A 22-year Toronto police veteran was fatally shot in an "ambush attack" and the suspect is dead, with shooting scenes spanning three Greater Toronto and Hamilton Area cities Monday afternoon that left a third person dead and three others injured.
Const. Andrew Hong, 48, of the traffic services division is survived by his wife, two children and his parents, Toronto Police Chief James Ramer said.
"This is devastating news for his family and for all members of the Toronto Police Service and our entire policing community," Ramer said at a Monday night news conference.
"We will lean on each other while we work to support Const. Hong's family and each other in our grief."
Hong was in Mississauga, Ont., Monday for a training session and was on his lunch break, when he was shot at close range, police said.
"He was shot in an unprovoked – and may I say in an ambush – attack and succumbed to his injuries," Peel Police Chief Nishan Duraiappah said at the joint news conference.
Hong died at the scene, Ramer said.
That shooting, which police say left a second person with "life-altering injuries," was the first of several apparently connected scenes.
Halton Regional Police say they believe the same suspect was responsible for a shooting less than an hour later at a Milton, Ont., auto body shop that left one person dead, one in critical condition and another in serious condition.
The suspect then fled the scene in Halton Region and was found in Hamilton, Duraiappah said.
Peel police sent an emergency alert just before 4:30 p.m., warning the public about an "armed and dangerous" suspect driving a stolen Jeep Cherokee. It said not to approach the suspect and to call 911.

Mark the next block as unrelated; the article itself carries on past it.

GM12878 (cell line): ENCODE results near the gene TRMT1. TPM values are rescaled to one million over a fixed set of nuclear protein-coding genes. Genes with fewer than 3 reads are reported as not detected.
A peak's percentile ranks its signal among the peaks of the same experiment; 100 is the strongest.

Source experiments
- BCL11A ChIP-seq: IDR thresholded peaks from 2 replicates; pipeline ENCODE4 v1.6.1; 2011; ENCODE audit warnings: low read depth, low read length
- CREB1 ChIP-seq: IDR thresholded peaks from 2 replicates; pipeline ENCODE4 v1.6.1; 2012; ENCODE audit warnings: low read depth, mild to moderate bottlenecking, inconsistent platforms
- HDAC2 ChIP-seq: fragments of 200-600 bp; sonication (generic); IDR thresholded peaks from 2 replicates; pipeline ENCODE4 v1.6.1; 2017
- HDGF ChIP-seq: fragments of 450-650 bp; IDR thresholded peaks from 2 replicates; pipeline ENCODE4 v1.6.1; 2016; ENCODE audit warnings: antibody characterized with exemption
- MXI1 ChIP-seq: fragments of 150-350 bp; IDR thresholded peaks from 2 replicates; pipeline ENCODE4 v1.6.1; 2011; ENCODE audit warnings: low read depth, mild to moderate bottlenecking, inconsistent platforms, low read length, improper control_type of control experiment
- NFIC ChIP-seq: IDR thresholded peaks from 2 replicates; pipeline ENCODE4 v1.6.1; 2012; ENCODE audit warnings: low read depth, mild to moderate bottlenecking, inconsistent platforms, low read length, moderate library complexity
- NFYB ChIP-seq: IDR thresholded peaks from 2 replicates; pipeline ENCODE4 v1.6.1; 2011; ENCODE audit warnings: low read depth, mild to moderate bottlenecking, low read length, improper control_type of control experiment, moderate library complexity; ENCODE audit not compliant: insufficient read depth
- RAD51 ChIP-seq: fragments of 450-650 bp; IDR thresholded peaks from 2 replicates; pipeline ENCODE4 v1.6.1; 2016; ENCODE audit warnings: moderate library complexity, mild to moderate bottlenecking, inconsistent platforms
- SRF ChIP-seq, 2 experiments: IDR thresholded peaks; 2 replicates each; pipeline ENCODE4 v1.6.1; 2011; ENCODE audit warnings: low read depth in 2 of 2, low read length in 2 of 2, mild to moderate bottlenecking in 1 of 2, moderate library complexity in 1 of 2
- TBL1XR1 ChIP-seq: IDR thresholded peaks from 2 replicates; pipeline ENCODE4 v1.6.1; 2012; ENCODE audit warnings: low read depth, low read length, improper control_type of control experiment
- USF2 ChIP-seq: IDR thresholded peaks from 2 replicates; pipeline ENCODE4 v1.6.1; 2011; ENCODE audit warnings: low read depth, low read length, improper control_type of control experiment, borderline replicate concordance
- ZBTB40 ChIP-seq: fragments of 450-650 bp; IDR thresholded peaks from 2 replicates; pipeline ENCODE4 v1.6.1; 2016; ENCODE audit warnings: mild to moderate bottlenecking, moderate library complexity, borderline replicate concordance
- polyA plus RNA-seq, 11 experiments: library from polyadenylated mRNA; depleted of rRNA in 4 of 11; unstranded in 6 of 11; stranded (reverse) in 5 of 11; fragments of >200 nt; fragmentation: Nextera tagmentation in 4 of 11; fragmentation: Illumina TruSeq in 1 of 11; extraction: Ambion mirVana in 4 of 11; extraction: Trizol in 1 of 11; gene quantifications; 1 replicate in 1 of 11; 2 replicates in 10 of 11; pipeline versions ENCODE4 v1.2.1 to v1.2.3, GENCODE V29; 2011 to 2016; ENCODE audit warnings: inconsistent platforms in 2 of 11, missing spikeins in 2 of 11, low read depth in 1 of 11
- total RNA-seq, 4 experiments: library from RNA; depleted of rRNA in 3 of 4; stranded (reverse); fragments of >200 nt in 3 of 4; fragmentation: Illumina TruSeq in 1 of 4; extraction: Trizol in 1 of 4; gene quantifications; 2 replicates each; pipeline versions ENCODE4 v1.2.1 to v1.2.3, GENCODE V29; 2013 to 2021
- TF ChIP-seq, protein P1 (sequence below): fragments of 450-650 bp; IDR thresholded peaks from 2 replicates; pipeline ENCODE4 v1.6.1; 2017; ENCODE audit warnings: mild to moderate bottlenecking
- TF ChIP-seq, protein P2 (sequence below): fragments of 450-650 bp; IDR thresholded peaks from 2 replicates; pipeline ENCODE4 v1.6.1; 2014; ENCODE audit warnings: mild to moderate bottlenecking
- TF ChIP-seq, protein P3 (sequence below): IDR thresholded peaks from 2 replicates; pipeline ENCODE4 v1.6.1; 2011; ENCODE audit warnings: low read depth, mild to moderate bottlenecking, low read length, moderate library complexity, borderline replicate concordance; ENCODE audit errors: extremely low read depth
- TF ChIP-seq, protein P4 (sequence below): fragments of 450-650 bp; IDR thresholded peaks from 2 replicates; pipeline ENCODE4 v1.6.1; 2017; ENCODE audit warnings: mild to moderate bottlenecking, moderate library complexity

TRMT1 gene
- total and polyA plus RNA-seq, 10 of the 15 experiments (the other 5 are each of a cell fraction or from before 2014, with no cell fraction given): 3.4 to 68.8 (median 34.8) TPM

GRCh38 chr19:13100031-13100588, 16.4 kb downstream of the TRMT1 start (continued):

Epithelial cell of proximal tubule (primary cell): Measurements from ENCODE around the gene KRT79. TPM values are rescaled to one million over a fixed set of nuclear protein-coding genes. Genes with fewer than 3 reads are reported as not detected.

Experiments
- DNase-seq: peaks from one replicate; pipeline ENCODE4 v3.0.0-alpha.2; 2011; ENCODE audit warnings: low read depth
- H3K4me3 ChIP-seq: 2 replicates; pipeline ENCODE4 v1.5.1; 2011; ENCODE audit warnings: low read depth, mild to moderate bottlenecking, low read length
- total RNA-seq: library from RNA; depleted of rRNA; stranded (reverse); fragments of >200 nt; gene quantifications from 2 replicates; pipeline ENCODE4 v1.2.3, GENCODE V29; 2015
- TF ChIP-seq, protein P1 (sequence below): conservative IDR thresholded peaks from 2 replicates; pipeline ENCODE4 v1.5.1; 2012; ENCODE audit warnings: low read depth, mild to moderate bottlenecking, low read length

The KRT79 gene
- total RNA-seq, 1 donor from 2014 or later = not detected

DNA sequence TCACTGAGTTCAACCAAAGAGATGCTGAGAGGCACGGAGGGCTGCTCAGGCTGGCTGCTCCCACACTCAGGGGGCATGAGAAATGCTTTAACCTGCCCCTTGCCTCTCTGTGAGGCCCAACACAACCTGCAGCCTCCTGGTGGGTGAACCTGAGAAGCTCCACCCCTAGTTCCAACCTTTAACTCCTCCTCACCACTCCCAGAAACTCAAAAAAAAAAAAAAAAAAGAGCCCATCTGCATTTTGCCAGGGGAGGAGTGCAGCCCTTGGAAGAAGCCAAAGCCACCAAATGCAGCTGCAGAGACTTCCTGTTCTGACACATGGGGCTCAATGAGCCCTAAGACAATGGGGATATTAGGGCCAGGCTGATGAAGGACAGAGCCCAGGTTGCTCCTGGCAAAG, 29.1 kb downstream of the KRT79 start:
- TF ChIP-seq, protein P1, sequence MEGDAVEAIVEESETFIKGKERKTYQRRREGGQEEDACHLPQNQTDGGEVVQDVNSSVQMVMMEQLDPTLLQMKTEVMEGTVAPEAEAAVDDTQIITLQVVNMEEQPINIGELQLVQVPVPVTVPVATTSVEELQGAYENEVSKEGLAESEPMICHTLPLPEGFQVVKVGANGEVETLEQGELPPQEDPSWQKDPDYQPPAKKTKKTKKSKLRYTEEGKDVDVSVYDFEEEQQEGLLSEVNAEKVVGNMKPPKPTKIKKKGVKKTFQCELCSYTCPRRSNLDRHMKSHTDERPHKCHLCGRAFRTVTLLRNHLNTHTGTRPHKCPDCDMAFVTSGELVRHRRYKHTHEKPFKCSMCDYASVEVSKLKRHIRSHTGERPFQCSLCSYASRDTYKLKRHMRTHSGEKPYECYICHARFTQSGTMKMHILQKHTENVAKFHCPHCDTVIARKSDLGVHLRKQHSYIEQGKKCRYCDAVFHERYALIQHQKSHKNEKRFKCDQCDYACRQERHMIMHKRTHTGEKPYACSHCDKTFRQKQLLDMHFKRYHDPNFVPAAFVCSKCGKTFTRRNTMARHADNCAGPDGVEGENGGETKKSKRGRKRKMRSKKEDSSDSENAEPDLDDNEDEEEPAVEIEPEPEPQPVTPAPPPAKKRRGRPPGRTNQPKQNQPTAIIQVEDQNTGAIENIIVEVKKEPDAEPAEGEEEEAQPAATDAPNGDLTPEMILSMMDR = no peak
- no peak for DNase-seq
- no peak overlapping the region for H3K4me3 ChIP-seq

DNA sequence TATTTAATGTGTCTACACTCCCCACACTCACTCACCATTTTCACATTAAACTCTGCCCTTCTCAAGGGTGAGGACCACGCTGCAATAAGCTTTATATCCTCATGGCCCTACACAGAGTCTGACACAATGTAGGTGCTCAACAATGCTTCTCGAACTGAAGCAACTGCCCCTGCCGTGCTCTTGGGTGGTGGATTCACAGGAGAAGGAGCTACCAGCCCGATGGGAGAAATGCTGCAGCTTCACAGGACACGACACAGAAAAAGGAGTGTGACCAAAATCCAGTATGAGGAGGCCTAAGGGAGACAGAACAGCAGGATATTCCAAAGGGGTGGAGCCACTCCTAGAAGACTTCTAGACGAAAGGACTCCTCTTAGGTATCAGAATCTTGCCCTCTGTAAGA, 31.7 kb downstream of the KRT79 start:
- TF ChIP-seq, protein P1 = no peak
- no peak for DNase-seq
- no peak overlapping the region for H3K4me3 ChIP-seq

Minutes later, Halton police said they had a suspect "in custody," but Hamilton Police Chief Frank Bergen later said the suspect was shot and pronounced dead in the Hamilton Cemetery.
"The person who has been taken into custody has been pronounced (dead) and there is no outstanding suspect at this time," Bergen said at a separate news conference Monday evening.
The Special Investigations Unit said it was investigating a shooting involving a Halton Regional Police officer in Hamilton.
In a statement late Monday, the SIU noted preliminary information indicated the suspect was shot by police in the cemetery. The SIU said paramedics were called but the man died at the scene.
Hamilton police said "the situation has been contained and there is no ongoing risk to the public."
The suspect's identity has not been released.
Toronto Police Association president Jon Reid said the union will work to provide whatever support is needed by Hong's family, friends and colleagues.
"Our members go to work each and every day in service to others, often putting themselves in harm's way," he said. "Today is a stark reminder of how this work could result in members paying the ultimate sacrifice."
Ontario Premier Doug Ford tweeted after Hong was identified by Toronto police.
"May Constable Andrew Hong rest in peace. A husband, father and hero, he and his loved ones are in my prayers," he said.
Prime Minister Justin Trudeau said, in a tweet, that his thoughts were with those who knew Hong and said he wished those injured in the shootings a "full recovery."
Toronto Mayor John Tory said his thoughts are with Hong's family.
"Today, we are sadly reminded of the danger our officers face on a daily basis as they work to keep us all safe," he said in a statement.
"In the days ahead, I know Toronto residents will join me in supporting the Hong family and our entire policing community as they come together to mourn."
Earlier in the evening, Mississauga Mayor Bonnie Crombie offered her condolences to the families of the victims, calling the shootings an "unimaginable tragedy."
"Like many residents across Mississauga, Toronto and Milton, I am in utter shock and devastated in light of today's deadly gun attacks that claimed several lives and others in life-threatening condition...My thoughts are with the victims in hospital and their families, and I pray for their quick and full recovery," she said in a statement.
This report by The Canadian Press was first published Sept. 12, 2022.
Jessica Smith and Allison Jones, The Canadian Press